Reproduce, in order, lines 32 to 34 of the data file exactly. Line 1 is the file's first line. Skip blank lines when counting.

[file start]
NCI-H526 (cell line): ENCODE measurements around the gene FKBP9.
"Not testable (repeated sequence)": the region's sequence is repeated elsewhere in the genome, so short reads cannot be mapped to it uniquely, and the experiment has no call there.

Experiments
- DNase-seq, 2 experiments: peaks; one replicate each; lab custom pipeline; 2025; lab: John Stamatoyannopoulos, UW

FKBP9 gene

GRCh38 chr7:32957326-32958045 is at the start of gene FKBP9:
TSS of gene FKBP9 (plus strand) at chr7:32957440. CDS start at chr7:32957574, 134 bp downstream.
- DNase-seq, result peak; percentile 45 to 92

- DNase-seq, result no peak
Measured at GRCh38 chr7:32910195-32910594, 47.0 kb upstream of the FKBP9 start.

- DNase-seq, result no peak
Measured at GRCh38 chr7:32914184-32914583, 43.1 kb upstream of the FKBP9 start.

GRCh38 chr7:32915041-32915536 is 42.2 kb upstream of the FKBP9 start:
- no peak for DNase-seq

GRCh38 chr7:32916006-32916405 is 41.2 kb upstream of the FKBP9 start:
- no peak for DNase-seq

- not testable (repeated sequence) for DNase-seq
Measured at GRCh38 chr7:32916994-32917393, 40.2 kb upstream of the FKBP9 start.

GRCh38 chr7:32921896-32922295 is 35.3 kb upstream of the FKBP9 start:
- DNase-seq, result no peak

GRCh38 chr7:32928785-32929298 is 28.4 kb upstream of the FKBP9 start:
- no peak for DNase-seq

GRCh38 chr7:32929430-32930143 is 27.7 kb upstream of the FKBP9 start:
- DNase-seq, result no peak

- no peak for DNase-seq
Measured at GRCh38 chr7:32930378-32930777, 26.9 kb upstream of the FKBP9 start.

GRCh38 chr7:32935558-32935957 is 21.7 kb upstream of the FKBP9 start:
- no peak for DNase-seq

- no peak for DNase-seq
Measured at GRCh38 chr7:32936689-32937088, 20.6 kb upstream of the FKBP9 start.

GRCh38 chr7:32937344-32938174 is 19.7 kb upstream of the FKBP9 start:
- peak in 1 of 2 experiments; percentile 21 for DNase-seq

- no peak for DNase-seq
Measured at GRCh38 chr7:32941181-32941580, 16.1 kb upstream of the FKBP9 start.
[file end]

- peak in 1 of 2 experiments; percentile 21 for DNase-seq

- no peak for DNase-seq
Measured at GRCh38 chr7:32941181-32941580, 16.1 kb upstream of the FKBP9 start.